Share This Page
Lucia Anderson

Three Common Misconceptions about Hong Kong

by Lucia Anderson Wednesday, February 6, 2019

Hi again!

Back in the fall, when I was telling people where I was studying abroad, I was asked many questions. Questions like “How long will you be there for?”, “What school will you be studying at?”, or “Are you nervous?” All of these I was able to answer. But I noticed other similar questions of “Are you excited to go to China?” and “Will you be able to use the internet?” These made me think of the idea for this blog post. I want to debunk some common misconceptions about studying in Hong Kong or Hong Kong in general.

Myth: Hong Kong is a city in China

This is a complicated one. Hong Kong belonged to China from at least 220 AD. But then the British came to Asia, there were a few wars between China and Britain and in order to create peace China agreed to give Britain control of Hong Kong for 99 years. In 1997, China regained Hong Kong with the agreement that Hong Kong would be a Special Administrative Region of China. Hong Kong has its own economy, currency, legal system, and passport. Hong Kong is allowed to act as its own independent country, but its head of government is selected by officials in China. All in all, Hong Kong is a part of China, but it is not as closely linked to China as some might assume.

Skyline

Hong Kong skyline

Myth: People in Hong Kong speak Mandarin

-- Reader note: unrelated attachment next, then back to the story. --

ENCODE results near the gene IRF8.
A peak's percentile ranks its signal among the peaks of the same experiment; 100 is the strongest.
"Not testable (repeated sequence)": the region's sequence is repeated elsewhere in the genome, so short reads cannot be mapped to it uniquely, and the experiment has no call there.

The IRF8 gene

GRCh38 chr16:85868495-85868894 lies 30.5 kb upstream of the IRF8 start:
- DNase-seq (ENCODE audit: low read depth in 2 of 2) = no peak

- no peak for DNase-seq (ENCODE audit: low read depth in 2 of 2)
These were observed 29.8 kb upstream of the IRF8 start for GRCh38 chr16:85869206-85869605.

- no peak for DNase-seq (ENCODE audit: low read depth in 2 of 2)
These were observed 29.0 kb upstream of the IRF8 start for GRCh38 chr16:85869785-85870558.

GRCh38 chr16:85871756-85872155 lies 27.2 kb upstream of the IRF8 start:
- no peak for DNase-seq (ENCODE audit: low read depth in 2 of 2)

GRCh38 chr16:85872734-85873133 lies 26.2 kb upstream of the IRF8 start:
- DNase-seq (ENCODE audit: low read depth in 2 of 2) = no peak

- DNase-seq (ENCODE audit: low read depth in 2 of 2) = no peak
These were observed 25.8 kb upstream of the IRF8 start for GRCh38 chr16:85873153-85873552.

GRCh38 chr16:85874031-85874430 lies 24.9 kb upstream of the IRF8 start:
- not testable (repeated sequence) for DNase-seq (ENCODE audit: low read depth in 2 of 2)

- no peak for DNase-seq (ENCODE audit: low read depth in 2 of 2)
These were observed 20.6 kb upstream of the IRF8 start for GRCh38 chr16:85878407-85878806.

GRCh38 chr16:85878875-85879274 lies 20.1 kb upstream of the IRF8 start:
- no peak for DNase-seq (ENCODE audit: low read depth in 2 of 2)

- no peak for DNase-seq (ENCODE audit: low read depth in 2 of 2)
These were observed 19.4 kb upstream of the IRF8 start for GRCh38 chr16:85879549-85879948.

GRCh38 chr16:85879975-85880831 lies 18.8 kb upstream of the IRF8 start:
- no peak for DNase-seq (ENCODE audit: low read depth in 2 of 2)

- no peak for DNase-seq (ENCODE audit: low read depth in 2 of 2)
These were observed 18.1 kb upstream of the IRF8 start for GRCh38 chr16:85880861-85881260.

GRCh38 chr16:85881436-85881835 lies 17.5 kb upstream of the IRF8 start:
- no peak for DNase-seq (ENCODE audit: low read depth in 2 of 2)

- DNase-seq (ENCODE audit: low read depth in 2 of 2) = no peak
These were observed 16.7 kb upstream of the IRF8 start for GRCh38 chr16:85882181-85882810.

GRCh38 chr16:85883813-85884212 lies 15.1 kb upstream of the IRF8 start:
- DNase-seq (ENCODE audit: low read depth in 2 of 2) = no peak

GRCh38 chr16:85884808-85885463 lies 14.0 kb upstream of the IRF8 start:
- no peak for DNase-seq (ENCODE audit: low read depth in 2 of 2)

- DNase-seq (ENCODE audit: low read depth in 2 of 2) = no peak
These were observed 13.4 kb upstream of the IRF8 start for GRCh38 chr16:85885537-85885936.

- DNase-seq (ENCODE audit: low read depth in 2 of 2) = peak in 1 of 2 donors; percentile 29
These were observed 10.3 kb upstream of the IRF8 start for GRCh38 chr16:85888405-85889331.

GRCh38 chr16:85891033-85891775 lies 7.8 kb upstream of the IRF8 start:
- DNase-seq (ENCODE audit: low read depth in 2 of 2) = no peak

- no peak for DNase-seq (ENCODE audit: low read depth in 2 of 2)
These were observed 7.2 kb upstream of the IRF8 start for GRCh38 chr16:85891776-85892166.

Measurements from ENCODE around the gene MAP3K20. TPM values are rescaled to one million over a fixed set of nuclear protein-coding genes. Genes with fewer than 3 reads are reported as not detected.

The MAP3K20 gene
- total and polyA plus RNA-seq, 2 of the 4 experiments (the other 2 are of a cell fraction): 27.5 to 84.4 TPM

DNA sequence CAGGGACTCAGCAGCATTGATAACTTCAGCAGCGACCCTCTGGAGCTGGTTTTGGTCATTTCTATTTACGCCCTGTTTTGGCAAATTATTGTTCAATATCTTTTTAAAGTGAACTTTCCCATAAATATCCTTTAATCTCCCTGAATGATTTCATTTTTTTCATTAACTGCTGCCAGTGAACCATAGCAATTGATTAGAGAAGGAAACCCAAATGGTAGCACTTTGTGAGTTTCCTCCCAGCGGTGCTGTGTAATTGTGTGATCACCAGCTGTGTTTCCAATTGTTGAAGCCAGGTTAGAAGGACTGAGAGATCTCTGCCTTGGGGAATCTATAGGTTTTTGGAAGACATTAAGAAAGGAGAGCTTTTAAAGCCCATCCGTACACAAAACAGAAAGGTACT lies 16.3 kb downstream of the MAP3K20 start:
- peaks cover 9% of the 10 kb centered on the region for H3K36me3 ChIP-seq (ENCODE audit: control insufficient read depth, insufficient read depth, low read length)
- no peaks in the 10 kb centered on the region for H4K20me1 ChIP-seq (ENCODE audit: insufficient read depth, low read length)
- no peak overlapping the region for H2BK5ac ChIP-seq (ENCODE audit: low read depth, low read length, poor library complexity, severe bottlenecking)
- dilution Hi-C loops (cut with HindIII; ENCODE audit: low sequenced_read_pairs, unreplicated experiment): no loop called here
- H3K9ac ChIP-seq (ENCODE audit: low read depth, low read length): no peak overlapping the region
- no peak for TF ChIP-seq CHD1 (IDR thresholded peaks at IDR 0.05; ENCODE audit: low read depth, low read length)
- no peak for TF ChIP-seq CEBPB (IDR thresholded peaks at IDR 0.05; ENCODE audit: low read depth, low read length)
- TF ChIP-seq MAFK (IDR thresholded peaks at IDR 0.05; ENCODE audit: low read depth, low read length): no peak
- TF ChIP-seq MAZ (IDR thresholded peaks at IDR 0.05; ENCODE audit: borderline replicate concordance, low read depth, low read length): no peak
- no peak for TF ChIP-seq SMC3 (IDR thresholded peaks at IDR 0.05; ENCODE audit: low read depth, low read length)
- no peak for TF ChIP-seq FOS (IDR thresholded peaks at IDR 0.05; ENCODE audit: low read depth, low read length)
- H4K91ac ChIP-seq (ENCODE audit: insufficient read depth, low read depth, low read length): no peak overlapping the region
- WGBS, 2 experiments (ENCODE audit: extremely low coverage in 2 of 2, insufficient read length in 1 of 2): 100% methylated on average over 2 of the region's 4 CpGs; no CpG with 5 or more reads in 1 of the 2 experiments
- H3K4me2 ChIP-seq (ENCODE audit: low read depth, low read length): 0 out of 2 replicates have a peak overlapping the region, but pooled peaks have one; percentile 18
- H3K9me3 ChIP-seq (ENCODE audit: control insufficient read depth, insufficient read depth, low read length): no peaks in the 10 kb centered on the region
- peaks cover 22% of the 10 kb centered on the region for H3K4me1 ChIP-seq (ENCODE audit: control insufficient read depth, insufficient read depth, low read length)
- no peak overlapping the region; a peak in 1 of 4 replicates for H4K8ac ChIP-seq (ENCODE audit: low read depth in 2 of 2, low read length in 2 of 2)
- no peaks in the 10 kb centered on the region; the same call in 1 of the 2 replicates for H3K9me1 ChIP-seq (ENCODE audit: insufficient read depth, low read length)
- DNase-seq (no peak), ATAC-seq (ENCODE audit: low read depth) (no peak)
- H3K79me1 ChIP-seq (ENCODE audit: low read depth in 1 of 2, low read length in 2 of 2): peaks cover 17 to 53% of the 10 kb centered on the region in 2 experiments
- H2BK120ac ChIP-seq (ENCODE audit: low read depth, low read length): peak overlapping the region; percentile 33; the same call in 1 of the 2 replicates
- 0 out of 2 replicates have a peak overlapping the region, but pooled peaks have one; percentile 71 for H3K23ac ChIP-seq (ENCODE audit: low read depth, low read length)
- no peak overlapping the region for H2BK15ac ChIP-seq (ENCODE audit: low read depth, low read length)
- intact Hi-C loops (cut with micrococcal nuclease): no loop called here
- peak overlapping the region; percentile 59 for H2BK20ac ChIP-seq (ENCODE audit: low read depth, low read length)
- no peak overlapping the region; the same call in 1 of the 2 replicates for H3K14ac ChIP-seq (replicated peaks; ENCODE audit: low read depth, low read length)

Another question I got asked a lot before I left was “Are you going to learn to speak Mandarin?” Although it would be helpful on my trips to China, the simple answer was probably not since the two official languages of Hong Kong are Cantonese and English. Cantonese is a variation of Chinese that is spoken in Southeastern China. What’s interesting is that Mandarin and Cantonese are written the same way, but Cantonese has more levels of pitch when speaking.

Street Signs

Street signs

Myth: The internet is censored

Before coming to Hong Kong, I knew that I would have access to some social media websites but wasn’t sure of the full extent. Turns out, I can access everything I typically would back home! If I need wind down at the end of an exhausting day I can go to Netflix or check Facebook. I can even iMessage or Snapchat friends and family back home throughout the day while I am out and about.

The fun fact of this post is: when Hong Kongers go to a local restaurant they like to wash their bowls, spoons, and chopsticks in the tea before using them. It is a way to get them extra clean with the hot water in case the kitchen didn’t do a good enough job.

Talk to you next time.

Lucia